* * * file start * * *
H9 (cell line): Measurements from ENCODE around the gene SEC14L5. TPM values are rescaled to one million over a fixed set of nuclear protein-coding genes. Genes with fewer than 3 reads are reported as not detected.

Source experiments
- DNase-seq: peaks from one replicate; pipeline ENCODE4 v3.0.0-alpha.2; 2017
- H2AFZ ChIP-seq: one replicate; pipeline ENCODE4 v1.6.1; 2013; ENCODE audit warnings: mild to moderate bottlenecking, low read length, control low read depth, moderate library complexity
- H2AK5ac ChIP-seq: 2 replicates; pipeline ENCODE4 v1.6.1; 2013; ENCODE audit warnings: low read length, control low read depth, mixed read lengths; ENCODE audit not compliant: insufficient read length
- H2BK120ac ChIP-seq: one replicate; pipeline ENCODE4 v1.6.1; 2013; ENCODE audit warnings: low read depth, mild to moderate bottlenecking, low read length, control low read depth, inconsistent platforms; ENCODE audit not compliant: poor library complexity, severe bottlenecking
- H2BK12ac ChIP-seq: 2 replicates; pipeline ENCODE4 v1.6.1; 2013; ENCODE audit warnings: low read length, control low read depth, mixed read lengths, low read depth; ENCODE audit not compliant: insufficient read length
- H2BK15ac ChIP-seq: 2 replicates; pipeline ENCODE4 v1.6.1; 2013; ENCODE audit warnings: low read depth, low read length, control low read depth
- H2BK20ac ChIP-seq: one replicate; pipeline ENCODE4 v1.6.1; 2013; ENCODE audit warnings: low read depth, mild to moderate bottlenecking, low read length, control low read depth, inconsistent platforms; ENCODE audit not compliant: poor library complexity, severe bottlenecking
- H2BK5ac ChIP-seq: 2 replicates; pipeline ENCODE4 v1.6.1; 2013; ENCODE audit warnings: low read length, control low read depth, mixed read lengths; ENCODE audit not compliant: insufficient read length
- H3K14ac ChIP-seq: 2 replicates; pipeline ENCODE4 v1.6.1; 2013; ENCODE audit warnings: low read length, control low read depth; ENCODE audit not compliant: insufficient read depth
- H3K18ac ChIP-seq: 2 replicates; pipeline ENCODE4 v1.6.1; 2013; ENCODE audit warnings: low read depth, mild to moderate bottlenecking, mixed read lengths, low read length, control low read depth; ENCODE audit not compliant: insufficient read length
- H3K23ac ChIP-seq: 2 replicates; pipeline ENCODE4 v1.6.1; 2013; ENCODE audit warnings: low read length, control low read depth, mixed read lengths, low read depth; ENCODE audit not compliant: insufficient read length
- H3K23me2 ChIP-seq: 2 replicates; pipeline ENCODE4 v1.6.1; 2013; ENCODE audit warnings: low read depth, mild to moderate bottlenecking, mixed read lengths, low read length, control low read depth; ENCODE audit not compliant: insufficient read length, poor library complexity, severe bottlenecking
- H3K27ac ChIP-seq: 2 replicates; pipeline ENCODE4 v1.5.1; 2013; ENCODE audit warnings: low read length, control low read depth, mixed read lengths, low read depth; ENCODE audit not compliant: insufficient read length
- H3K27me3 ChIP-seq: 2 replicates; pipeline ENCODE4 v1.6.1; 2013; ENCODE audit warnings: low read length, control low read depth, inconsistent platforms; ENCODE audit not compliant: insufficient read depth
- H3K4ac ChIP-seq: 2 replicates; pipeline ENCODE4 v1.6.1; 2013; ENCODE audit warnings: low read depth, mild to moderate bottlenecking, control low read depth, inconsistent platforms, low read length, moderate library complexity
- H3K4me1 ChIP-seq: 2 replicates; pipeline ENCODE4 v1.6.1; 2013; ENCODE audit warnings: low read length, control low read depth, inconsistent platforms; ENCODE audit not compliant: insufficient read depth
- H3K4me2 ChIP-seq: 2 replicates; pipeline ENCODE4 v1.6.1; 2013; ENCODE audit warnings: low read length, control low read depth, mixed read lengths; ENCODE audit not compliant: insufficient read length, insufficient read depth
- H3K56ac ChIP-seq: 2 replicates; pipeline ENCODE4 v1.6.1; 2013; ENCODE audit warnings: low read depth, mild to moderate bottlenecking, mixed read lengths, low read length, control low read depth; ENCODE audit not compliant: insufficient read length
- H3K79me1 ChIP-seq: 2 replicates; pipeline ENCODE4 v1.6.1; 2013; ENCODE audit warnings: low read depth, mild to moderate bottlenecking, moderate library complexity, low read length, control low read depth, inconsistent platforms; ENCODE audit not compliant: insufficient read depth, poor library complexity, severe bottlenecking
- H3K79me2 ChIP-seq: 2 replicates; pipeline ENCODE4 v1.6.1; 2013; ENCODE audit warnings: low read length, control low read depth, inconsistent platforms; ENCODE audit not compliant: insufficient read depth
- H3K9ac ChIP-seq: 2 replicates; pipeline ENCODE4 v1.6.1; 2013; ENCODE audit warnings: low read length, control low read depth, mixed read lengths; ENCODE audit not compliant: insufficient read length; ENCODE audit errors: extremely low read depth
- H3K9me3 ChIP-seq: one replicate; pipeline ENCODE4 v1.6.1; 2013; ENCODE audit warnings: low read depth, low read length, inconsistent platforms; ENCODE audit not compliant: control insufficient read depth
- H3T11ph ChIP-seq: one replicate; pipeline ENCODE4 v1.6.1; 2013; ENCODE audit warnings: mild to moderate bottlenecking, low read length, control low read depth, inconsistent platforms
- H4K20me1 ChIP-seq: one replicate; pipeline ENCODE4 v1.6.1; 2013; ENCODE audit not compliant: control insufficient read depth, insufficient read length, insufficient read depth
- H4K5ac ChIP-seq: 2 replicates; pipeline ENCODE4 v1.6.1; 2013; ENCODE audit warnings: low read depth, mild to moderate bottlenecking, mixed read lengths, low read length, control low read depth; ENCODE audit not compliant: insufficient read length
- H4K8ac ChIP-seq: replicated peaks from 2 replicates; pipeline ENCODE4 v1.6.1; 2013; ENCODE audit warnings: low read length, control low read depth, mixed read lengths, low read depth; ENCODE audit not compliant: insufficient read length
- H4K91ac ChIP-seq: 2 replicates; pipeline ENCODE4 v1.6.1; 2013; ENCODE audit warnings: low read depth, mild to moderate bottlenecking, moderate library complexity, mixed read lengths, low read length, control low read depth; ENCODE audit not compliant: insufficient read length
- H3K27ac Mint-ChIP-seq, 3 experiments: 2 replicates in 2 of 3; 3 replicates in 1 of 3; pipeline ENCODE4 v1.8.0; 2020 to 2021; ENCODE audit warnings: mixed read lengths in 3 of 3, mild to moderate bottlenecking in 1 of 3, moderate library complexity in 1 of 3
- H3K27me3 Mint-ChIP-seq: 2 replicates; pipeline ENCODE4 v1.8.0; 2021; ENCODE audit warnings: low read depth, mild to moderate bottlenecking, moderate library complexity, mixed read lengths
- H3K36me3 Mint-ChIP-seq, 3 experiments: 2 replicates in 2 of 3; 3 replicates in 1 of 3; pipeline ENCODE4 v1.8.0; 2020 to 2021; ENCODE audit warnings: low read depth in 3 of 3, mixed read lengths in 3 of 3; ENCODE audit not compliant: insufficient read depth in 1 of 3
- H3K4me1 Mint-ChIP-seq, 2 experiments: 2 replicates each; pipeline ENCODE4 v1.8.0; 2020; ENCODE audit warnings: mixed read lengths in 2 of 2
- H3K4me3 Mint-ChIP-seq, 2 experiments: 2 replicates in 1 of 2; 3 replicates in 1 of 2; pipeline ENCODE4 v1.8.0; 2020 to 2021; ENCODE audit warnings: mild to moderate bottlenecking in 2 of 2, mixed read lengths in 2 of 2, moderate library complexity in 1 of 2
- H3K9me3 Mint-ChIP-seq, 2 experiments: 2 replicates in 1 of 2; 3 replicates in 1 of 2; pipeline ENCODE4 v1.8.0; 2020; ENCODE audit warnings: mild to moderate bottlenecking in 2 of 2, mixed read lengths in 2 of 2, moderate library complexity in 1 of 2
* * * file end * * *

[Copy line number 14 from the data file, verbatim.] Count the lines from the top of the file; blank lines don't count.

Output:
- H3K23me2 ChIP-seq: 2 replicates; pipeline ENCODE4 v1.6.1; 2013; ENCODE audit warnings: low read depth, mild to moderate bottlenecking, mixed read lengths, low read length, control low read depth; ENCODE audit not compliant: insufficient read length, poor library complexity, severe bottlenecking